Despite the summer vacations and traditional tannery shutdowns I have managed to fit in two tannery trips in July; one to the newly renamed Scottish Leather Group and the other to the ECCO’s leather research and development centre at Dongen in the Netherlands. These are both impressive operations and are thriving against a generally subdued European leather industry background.

So how do they do it? What is their secret? Probably the most noticeable aspects are their committment to investment and innovation. Both groups invest a great deal of effort in finding new leathers which are different and not easy to copy. They achieve high standards and adhere to the most exacting specifications. They believe in delivering what they say they will, when they say they will.

The equipment in their tanneries is bang up to the minute, their effluent plants are among the most environmentally sound in the world and their investment does not end there. Both groups acknowledge the importance of a committed workforce. They offer training and attractive working conditions and want to break out of the traditional view of the tannery as a dirty, smelly and low paid environment.

Jonathan Muirhead, group chairman, Scottish Leather, says that they put great store on recruitment and building a skills based workforce. He said the group offer an attractive final salary pension scheme and are trying to redress the low paid image of the leather industry generally.

Managing director for both Bridge of Weir and NCT (National Chrome Tanning), Iain McFadyen is a good example of how the group take talented young people and train them up. McFadyen joined in 1976 as a management trainee across the group.

James Lang, managing director of Muirhead, says that Muirhead try to be different. They operate much as a small company might, processing 3,500 hides/week and allowing companies to order small batches which would not be possible with large, volume driven companies. Despite their dynamic and flexible approach to their small specialist customers, they can also offer the type of investment in technology and human resources which is normally only possible with the backing of a much larger group with greater financial resources.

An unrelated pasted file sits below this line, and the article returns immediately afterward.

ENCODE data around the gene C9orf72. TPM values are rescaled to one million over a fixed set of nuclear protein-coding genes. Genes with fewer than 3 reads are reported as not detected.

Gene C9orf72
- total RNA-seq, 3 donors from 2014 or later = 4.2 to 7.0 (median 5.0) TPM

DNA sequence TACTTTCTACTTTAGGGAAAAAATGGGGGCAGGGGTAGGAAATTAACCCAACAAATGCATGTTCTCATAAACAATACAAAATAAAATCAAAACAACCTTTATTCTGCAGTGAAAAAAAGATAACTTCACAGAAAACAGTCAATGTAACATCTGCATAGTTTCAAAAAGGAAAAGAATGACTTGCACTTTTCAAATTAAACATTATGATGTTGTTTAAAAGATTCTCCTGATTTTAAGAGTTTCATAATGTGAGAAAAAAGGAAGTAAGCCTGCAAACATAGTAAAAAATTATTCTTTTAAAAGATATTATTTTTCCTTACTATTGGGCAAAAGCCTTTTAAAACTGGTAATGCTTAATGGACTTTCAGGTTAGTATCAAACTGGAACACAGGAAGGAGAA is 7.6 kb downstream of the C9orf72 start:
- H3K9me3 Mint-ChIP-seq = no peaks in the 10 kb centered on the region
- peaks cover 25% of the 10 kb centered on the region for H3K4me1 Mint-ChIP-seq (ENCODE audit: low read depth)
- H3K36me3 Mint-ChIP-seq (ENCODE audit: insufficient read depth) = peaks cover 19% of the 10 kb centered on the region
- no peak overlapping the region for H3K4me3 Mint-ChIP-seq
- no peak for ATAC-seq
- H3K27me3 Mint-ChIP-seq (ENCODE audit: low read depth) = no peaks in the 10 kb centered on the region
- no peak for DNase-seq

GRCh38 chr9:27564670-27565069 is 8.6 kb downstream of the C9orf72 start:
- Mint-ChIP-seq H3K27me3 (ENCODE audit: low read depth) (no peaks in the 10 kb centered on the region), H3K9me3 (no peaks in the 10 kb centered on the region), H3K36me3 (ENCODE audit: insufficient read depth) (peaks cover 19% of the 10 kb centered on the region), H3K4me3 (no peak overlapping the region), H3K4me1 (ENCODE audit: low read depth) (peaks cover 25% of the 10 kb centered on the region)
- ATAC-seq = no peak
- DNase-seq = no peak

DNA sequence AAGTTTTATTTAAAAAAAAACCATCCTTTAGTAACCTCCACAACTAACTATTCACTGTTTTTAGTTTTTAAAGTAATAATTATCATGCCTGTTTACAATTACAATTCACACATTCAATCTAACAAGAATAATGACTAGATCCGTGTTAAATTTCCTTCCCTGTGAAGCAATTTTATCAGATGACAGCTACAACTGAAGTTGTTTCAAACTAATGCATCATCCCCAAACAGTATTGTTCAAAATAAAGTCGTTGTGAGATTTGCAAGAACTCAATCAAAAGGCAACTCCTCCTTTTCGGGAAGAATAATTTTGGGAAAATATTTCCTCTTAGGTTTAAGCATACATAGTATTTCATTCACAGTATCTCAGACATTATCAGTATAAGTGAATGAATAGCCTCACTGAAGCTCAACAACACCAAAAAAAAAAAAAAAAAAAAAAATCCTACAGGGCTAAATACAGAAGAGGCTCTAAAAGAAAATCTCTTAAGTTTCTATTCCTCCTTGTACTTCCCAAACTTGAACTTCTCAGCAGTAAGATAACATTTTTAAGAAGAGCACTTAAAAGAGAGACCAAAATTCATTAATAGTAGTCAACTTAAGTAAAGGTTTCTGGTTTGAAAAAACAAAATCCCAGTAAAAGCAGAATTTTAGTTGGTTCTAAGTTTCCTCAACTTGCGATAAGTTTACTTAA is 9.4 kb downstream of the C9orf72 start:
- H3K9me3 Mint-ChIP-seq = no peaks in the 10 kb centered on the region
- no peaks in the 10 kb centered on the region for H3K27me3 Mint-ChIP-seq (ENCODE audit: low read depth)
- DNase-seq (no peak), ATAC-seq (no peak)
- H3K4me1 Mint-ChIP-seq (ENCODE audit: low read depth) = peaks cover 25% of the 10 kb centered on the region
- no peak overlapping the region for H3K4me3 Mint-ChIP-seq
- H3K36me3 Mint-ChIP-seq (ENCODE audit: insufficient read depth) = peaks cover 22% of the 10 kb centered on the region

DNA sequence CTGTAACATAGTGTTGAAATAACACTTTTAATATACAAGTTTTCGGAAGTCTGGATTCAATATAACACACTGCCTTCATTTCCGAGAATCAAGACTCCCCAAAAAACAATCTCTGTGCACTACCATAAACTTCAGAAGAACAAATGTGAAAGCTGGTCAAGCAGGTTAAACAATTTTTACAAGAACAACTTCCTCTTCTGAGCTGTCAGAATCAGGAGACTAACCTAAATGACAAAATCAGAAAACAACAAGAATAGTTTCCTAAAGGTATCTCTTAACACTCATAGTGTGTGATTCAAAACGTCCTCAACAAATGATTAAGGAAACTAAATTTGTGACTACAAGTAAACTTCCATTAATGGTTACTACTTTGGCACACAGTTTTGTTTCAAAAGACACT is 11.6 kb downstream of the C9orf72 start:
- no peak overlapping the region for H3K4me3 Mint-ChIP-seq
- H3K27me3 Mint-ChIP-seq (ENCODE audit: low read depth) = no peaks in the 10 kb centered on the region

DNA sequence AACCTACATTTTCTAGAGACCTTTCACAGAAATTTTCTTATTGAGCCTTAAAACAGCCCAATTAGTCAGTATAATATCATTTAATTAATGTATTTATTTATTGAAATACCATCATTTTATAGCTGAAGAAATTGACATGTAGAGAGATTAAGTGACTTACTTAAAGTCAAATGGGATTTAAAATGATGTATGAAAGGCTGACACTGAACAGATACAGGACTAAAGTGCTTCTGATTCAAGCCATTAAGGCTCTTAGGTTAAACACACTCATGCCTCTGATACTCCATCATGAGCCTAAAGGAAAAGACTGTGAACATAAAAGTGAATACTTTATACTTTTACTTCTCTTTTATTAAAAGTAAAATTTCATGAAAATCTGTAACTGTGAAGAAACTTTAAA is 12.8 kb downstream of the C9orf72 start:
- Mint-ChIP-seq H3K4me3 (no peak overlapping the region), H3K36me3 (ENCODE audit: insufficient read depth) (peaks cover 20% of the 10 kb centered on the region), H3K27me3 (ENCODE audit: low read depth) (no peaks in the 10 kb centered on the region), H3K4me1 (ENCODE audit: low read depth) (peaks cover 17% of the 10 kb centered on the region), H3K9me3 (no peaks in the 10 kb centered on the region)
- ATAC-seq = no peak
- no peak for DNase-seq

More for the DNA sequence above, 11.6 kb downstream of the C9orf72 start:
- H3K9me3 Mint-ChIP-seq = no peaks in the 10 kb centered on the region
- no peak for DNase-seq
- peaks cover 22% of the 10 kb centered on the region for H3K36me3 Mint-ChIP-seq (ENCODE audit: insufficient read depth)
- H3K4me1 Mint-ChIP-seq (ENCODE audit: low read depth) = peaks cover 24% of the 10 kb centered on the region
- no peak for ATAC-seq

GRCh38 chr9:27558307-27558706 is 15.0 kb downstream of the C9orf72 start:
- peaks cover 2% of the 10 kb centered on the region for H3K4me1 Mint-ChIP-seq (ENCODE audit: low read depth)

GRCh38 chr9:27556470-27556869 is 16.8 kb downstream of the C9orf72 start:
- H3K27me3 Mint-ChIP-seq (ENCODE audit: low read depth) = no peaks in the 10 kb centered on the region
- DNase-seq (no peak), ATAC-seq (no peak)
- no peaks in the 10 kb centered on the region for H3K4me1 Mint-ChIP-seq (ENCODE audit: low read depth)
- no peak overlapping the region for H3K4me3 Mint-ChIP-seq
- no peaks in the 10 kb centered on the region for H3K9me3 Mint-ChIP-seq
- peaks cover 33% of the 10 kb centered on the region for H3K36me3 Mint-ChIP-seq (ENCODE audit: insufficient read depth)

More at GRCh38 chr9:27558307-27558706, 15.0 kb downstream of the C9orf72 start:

ECCO Group also invest in their workforce, taking in trainees and then employing them throughout the group. They already have five students working in Holland on RESTORM but are now launching a theoretical and practical two-year course which will take students from various training establishments which will involve one year in Holland before moving on to Thailand or Indonesia. They also bring in technicians from Thailand and Indonesia for development work on new leathers. This provides them with a much greater understanding of what the group is capable of and in turn they take their knowledge back to their home tannery. By providing training, good working conditions and career opportunities they are hoping to attract future management potential. They also believe in the rotation of staff which gives people the chance to work in other countries.

Lang says Muirhead are ‘maniacal’ about making sure a customer gets what he wants and when he wants it. The company offer consistency, reliability and will meet any specifications which they are contracted to. And in their newly published brochure, ECCO state that they innovate and develop the finest leathers. ‘We always strive to fulfil our customers’ expectations at all times. Promises given – promises kept!’